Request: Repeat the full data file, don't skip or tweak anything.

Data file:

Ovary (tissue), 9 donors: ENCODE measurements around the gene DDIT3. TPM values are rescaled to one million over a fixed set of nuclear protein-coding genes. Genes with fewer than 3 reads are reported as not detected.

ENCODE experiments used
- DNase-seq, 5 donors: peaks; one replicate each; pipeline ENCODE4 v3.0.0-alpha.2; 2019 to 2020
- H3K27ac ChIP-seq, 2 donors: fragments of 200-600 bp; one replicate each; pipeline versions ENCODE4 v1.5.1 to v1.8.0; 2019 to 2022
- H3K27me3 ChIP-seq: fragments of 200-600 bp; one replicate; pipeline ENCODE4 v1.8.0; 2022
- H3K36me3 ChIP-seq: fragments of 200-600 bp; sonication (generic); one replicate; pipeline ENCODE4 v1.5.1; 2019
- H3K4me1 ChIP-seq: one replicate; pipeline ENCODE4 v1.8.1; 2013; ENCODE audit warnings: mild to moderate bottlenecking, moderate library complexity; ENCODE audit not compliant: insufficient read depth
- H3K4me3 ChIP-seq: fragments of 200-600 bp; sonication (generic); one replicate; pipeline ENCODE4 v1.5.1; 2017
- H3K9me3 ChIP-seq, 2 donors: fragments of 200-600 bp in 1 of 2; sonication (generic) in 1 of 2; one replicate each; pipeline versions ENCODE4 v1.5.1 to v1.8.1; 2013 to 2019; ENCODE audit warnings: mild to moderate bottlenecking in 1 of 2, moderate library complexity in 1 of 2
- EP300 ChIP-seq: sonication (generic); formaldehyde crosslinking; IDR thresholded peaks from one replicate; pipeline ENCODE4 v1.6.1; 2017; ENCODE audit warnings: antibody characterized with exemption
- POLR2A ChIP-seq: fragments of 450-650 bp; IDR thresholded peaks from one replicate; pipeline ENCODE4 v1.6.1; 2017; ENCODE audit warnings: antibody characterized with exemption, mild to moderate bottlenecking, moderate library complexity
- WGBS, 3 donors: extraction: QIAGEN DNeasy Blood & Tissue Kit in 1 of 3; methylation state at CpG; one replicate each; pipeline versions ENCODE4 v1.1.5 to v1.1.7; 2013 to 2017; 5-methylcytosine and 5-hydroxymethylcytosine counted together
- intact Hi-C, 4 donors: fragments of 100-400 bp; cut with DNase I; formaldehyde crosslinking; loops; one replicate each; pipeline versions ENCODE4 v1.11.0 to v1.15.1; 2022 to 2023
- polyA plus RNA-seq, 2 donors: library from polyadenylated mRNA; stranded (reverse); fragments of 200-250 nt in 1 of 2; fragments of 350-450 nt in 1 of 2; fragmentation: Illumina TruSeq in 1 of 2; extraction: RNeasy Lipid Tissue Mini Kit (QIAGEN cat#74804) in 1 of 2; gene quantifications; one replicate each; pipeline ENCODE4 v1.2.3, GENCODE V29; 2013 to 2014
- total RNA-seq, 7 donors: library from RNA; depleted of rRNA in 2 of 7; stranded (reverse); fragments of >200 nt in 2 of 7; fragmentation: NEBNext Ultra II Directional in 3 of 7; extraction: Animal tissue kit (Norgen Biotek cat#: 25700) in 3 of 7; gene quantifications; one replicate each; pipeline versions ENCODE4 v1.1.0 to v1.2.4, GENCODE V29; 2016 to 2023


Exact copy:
Ovary (tissue), 9 donors: ENCODE measurements around the gene DDIT3. TPM values are rescaled to one million over a fixed set of nuclear protein-coding genes. Genes with fewer than 3 reads are reported as not detected.

ENCODE experiments used
- DNase-seq, 5 donors: peaks; one replicate each; pipeline ENCODE4 v3.0.0-alpha.2; 2019 to 2020
- H3K27ac ChIP-seq, 2 donors: fragments of 200-600 bp; one replicate each; pipeline versions ENCODE4 v1.5.1 to v1.8.0; 2019 to 2022
- H3K27me3 ChIP-seq: fragments of 200-600 bp; one replicate; pipeline ENCODE4 v1.8.0; 2022
- H3K36me3 ChIP-seq: fragments of 200-600 bp; sonication (generic); one replicate; pipeline ENCODE4 v1.5.1; 2019
- H3K4me1 ChIP-seq: one replicate; pipeline ENCODE4 v1.8.1; 2013; ENCODE audit warnings: mild to moderate bottlenecking, moderate library complexity; ENCODE audit not compliant: insufficient read depth
- H3K4me3 ChIP-seq: fragments of 200-600 bp; sonication (generic); one replicate; pipeline ENCODE4 v1.5.1; 2017
- H3K9me3 ChIP-seq, 2 donors: fragments of 200-600 bp in 1 of 2; sonication (generic) in 1 of 2; one replicate each; pipeline versions ENCODE4 v1.5.1 to v1.8.1; 2013 to 2019; ENCODE audit warnings: mild to moderate bottlenecking in 1 of 2, moderate library complexity in 1 of 2
- EP300 ChIP-seq: sonication (generic); formaldehyde crosslinking; IDR thresholded peaks from one replicate; pipeline ENCODE4 v1.6.1; 2017; ENCODE audit warnings: antibody characterized with exemption
- POLR2A ChIP-seq: fragments of 450-650 bp; IDR thresholded peaks from one replicate; pipeline ENCODE4 v1.6.1; 2017; ENCODE audit warnings: antibody characterized with exemption, mild to moderate bottlenecking, moderate library complexity
- WGBS, 3 donors: extraction: QIAGEN DNeasy Blood & Tissue Kit in 1 of 3; methylation state at CpG; one replicate each; pipeline versions ENCODE4 v1.1.5 to v1.1.7; 2013 to 2017; 5-methylcytosine and 5-hydroxymethylcytosine counted together
- intact Hi-C, 4 donors: fragments of 100-400 bp; cut with DNase I; formaldehyde crosslinking; loops; one replicate each; pipeline versions ENCODE4 v1.11.0 to v1.15.1; 2022 to 2023
- polyA plus RNA-seq, 2 donors: library from polyadenylated mRNA; stranded (reverse); fragments of 200-250 nt in 1 of 2; fragments of 350-450 nt in 1 of 2; fragmentation: Illumina TruSeq in 1 of 2; extraction: RNeasy Lipid Tissue Mini Kit (QIAGEN cat#74804) in 1 of 2; gene quantifications; one replicate each; pipeline ENCODE4 v1.2.3, GENCODE V29; 2013 to 2014
- total RNA-seq, 7 donors: library from RNA; depleted of rRNA in 2 of 7; stranded (reverse); fragments of >200 nt in 2 of 7; fragmentation: NEBNext Ultra II Directional in 3 of 7; extraction: Animal tissue kit (Norgen Biotek cat#: 25700) in 3 of 7; gene quantifications; one replicate each; pipeline versions ENCODE4 v1.1.0 to v1.2.4, GENCODE V29; 2016 to 2023